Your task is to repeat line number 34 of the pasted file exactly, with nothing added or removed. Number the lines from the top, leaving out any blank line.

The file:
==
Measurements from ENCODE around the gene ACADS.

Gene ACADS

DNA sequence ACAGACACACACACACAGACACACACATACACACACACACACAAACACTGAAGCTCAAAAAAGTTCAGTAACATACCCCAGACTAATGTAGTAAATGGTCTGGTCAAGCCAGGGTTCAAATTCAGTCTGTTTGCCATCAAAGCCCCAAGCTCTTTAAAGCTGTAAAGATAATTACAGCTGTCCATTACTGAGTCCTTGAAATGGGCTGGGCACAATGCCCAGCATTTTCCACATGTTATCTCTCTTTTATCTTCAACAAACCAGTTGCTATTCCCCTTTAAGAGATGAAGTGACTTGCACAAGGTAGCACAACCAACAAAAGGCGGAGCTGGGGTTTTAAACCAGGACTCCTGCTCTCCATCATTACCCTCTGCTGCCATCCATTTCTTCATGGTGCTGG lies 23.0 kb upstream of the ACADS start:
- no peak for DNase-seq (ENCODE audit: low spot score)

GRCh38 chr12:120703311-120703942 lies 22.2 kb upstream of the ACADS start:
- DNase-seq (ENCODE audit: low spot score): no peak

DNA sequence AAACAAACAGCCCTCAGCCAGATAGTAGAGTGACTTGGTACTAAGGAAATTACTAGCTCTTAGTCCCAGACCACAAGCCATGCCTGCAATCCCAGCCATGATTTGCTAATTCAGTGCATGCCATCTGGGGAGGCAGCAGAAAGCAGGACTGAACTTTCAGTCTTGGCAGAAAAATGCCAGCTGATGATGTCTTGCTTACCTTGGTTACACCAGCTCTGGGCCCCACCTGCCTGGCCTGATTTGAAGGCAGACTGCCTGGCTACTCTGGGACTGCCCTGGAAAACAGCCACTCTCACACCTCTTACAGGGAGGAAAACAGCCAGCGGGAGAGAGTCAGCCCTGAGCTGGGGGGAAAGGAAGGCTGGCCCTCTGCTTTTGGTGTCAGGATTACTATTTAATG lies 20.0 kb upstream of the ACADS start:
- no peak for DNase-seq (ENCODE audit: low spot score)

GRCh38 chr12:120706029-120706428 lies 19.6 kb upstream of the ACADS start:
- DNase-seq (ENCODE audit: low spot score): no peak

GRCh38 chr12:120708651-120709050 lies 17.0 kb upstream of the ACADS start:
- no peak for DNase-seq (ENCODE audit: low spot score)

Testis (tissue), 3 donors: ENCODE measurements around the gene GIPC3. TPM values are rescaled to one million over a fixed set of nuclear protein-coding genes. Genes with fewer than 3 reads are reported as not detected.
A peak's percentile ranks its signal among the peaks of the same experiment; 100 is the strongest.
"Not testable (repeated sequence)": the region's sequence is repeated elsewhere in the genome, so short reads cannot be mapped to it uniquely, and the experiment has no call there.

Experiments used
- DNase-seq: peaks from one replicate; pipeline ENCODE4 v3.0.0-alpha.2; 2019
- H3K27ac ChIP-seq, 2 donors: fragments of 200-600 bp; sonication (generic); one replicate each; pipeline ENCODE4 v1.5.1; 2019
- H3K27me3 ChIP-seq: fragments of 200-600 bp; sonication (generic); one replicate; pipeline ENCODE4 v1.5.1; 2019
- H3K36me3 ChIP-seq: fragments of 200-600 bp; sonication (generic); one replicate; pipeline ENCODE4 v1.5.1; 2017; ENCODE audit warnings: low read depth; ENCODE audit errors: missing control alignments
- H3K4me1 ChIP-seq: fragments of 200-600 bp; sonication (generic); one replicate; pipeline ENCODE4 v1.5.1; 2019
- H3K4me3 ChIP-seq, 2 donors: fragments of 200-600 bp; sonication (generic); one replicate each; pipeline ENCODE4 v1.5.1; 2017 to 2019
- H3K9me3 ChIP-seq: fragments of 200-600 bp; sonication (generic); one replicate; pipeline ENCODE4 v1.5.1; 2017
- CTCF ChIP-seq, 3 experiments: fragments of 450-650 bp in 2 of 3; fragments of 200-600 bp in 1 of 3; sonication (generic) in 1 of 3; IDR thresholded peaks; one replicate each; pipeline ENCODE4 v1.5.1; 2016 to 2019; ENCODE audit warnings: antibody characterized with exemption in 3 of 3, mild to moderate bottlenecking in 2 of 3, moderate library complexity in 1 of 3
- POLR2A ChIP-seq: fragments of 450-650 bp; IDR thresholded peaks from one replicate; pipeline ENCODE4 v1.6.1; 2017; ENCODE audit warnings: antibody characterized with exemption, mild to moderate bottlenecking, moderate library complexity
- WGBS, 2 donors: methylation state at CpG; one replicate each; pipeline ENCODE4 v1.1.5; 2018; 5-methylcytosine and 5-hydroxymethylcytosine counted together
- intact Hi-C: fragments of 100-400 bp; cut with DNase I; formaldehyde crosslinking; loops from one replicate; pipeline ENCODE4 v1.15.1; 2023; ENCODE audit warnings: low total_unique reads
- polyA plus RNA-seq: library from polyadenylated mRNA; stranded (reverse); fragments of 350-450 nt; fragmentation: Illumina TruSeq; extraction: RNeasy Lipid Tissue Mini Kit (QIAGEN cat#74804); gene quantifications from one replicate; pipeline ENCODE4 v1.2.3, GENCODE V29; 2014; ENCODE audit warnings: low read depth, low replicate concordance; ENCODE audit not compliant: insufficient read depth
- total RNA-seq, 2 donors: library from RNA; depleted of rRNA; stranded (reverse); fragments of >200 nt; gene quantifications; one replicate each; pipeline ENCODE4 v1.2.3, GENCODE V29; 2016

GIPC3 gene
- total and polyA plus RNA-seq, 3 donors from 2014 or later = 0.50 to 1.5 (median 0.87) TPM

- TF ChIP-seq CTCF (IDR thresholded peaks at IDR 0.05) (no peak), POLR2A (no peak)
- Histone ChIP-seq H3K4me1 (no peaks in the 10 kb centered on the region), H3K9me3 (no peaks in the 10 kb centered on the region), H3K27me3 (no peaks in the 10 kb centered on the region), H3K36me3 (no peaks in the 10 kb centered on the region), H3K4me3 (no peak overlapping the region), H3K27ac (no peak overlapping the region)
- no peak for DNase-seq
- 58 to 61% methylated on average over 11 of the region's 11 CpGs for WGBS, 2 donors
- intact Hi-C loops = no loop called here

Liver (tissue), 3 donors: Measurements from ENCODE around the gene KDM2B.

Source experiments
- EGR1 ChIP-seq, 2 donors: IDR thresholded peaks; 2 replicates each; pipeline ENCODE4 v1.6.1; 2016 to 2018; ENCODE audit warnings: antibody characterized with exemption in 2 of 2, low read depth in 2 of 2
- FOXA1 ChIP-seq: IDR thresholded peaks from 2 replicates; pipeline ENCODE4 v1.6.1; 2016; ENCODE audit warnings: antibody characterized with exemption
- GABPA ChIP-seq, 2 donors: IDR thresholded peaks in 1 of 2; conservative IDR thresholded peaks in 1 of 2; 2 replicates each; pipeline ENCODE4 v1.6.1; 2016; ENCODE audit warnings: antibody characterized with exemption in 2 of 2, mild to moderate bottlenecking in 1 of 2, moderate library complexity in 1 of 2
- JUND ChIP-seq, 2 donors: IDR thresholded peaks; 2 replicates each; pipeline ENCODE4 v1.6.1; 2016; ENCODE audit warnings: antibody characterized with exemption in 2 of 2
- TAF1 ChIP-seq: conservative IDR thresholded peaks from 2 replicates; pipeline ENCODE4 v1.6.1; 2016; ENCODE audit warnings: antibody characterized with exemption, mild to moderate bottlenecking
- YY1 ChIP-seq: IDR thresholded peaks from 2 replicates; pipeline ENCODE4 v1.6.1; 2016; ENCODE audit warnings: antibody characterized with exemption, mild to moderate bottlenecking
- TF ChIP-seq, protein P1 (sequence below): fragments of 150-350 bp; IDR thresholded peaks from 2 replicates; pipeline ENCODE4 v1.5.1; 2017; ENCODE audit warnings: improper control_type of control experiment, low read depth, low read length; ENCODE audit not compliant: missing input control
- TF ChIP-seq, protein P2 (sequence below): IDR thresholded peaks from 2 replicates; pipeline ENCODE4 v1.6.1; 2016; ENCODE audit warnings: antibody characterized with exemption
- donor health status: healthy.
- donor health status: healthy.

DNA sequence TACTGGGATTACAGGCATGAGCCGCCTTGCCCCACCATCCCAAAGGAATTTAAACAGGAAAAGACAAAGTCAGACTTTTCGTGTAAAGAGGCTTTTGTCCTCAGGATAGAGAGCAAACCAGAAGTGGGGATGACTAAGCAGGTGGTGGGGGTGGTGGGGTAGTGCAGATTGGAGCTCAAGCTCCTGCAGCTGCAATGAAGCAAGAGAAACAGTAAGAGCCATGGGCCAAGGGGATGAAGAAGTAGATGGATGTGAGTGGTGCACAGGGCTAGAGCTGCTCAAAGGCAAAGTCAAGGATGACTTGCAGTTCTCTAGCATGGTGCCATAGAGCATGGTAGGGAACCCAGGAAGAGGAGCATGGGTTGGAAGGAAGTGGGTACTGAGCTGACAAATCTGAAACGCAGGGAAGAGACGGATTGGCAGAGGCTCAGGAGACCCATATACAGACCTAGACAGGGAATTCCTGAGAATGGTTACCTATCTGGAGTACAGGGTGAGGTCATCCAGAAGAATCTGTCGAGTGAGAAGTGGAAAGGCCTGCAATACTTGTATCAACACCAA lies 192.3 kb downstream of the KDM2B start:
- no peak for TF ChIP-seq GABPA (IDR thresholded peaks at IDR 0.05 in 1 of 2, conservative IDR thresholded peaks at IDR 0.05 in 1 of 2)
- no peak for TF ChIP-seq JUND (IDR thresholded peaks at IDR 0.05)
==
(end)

- no peak for DNase-seq